on 12 October 2015
You don't have to be a foodie to enjoy Gabrielle Hamilton's engaging memoir charting her journey from childhood in small town Pennsylvania to her present status as a celebrated chef and owner of acclaimed NYC restaurant, Prune. Growing up in a converted silk mill, Hamilton's early years sound rather magical. Her parents were not typical suburbanites; her theatrical director father was noted for staging creative and flamboyant parties and her French mother was passionate about cooking. But this idyllic life came to a sudden end with the divorce of her parents. Hamilton became, at a very tender age, something of a tough cookie. Left to a semi-feral life with one brother, she lied about her age to land restaurant jobs - already honing skills that would inform her life choices. She went off the rails with drink and drugs...nearly landed in jail...yet somehow managed to finish university. There is a rather hard, almost brittle undercurrent to Hamilton's voice. As her story unfolds she makes some mystifying choices such as her green card marriage to an Italian PhD student - a wedding she describes as 'performance art'. In spite of being a lesbian, she maintains the marriage which eventually produces two children. Estranged from her mother for 20 years, she finally visits her after the death of her brother. Yet it is no warm reunion, and Hamilton seems to feel only a faint contempt for her mother. Interesting then, that her famous restaurant is named Prune, referencing her mother's nickname for Hamilton. Hamilton writes very well and her story is hard to put down. I don't think I like her, however, and I am certain she is not remotely bothered about anyone liking her.
on 14 May 2012
What an odd book. What a wonderfully written, elegantly prosed (if that's such a word) book.
It's about food, about cooking, about starting out in life in a family that has everything, then collapses, with repercussions that ring through the decades. But, then in the end (as one other reviewer has noted, somewhat negatively), it also becomes a platform for self-analysis around the author's own marriage, and how her life is secure professionally but fragile personally.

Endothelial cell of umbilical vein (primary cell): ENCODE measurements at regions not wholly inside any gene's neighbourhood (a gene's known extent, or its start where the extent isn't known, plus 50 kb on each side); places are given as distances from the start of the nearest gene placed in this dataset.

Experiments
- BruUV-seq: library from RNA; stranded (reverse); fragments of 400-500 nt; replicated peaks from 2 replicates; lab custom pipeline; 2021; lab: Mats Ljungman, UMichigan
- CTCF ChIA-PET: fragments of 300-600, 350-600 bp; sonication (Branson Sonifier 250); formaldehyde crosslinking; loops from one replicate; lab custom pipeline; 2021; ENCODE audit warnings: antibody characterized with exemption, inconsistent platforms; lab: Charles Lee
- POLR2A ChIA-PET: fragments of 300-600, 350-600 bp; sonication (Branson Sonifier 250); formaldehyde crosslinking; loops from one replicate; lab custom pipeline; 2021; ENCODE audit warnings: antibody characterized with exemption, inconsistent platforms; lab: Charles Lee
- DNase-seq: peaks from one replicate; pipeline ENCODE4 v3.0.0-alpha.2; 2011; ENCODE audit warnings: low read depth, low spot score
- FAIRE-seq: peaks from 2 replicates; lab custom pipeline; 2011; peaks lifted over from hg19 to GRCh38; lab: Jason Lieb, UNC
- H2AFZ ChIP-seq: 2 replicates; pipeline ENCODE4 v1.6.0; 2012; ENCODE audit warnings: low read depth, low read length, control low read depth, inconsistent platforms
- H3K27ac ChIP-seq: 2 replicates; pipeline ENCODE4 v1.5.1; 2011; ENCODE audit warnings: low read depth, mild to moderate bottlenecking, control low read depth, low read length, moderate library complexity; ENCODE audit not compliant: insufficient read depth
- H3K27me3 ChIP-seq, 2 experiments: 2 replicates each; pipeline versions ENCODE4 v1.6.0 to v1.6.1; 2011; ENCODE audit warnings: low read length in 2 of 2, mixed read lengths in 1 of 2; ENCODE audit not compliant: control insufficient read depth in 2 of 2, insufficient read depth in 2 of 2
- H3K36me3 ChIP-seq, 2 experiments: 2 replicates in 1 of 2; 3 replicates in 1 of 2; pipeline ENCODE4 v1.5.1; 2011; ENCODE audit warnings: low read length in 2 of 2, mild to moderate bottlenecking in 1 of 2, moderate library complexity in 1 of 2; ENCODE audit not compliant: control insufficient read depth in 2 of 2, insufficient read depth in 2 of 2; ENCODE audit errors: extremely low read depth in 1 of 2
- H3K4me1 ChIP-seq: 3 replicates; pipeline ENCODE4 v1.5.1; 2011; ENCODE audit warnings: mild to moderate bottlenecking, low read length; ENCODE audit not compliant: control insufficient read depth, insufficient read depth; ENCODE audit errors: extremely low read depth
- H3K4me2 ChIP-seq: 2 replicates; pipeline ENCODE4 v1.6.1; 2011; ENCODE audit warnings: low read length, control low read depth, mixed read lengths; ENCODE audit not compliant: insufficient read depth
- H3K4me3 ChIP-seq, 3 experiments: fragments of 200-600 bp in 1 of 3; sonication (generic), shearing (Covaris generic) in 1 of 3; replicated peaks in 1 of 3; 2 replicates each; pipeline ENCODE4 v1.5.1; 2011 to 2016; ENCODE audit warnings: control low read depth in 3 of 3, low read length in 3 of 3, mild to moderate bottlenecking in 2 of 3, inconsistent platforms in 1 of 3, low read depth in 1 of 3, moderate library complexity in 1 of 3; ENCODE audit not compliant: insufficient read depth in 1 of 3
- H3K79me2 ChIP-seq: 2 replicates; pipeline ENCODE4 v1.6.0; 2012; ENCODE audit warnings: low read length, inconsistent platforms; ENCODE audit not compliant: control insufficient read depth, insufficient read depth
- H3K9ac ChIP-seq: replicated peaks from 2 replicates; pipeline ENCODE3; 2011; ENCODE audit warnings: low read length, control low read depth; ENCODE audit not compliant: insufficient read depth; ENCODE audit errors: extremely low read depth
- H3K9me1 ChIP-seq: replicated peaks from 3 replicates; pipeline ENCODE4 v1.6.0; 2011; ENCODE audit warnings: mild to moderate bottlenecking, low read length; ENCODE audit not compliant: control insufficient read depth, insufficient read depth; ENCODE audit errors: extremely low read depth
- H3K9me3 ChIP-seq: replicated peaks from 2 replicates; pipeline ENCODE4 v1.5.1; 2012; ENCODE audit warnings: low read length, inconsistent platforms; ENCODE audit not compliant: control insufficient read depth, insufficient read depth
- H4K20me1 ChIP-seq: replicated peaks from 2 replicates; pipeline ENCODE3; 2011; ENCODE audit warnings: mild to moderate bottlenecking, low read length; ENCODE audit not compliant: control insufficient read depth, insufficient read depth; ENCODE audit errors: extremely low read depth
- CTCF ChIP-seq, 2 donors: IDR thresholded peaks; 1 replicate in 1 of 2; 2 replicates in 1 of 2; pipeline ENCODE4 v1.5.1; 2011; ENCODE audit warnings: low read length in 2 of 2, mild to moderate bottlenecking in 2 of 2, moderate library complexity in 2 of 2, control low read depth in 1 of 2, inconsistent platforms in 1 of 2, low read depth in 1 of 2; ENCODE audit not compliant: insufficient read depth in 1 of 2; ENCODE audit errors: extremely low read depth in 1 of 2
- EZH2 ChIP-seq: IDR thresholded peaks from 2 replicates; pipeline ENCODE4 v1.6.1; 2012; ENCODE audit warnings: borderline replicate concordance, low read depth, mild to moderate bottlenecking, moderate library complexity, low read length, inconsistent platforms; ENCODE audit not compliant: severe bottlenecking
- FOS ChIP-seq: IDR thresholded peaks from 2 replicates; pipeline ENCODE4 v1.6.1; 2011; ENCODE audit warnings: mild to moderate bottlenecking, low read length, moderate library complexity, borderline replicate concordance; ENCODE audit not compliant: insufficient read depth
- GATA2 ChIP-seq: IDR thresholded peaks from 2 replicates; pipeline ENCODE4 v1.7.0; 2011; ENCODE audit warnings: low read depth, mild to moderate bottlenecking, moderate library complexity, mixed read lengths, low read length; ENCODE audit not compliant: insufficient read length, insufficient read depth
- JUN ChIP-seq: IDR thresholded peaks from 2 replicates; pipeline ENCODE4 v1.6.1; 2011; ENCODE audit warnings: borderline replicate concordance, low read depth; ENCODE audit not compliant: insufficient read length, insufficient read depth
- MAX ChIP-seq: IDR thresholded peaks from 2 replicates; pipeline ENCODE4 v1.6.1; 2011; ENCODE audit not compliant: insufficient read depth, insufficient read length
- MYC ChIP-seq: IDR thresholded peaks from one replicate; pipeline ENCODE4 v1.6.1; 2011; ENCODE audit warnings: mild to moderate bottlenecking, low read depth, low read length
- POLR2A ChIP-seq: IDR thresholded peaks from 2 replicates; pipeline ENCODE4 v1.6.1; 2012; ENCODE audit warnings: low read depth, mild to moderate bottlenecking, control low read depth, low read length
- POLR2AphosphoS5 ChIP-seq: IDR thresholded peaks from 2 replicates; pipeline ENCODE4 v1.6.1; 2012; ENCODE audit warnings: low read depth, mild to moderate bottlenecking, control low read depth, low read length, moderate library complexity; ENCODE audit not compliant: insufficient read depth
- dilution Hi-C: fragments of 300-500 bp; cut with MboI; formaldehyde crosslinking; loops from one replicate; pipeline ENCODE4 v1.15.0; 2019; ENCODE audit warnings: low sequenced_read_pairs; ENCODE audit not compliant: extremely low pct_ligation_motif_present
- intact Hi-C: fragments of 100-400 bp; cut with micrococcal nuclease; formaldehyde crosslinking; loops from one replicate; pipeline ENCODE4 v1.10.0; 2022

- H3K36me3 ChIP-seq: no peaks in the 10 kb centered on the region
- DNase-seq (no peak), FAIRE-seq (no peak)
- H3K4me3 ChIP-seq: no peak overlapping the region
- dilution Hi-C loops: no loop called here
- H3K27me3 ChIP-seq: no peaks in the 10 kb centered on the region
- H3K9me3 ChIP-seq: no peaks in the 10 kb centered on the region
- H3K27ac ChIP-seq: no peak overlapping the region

It's a bit scattered in places - a chapter devoted to a conference about women in restaurants is worthy, but out of place. What holds it all together, however, is the writing style, which has a wonderful cadence, and which reveals the passion of the author for her profession.
I really enjoyed it. I would be interested if she turned her hand to another book, one slightly more focused.
Her restaurant is great as well. Do go there if you get the chance.
on 12 December 2011
I just finished reading this book today. As someone very interested in food I looked forward to it very much since it had been hailed as a female version of Anthony Bourdains' Kitchen Confidential. I loved the first half of the book (the blood and bones sections); it was beautifully written and very evocative. Fascinating retelling of her childhood and her development as a cook into a chef to finally running her own restaurant. But the last section after her marriage was lack lustre. The book seemed to be two parts welded together not all that successfully. I can understand her wanting to work through the disappointement and anger at her marriage but she did go on and on and she lost my sympathy. I was with her all the way in the first half of the book but by the end she came over as rather less sympathetic. Arrogant almost in her critical views of the Italian matriarchal family and culturally imperialist. She seemed really rather too pleased with herself for having reorganised her mother-in-law's kitchen and cut down the trees blocking the view of the sea. I was finally glad when the book came to an end, which is a pity. With better guidance by her editor it could have been a more rounded and satifying book.
on 29 November 2013
I'm not sure I'd go as far as to say this is the best memoir by a chef ever written (I feel Anthony Bourdain might be a little given to hyperbole looking at that quote on the cover!), but it's an enormously enjoyable read.
Hamilton traces the roots of her fascination with food, from enormous parties at her parents' rural home to opening her award-winning restaurant, Prune, and cooking with - because she can't speak to - her Italian mother in law, via a lawsuit for grand larceny, a green card marriage and a lot of coke. I don't imagine there are many people with quite such interesting lives!
The style is a little grating in places (quite what she has against verbs, and actual sentences, I don't know), but it's a very appealing read, and it's worth reading now before Gwynnie sanitises the role on the big screen.
on 26 January 2015
An open and honest account of an intuitive cook, delighted and deflated in equal measures.........a cook/chefs lot!
Wonderfully written and an absolute pleasure to read.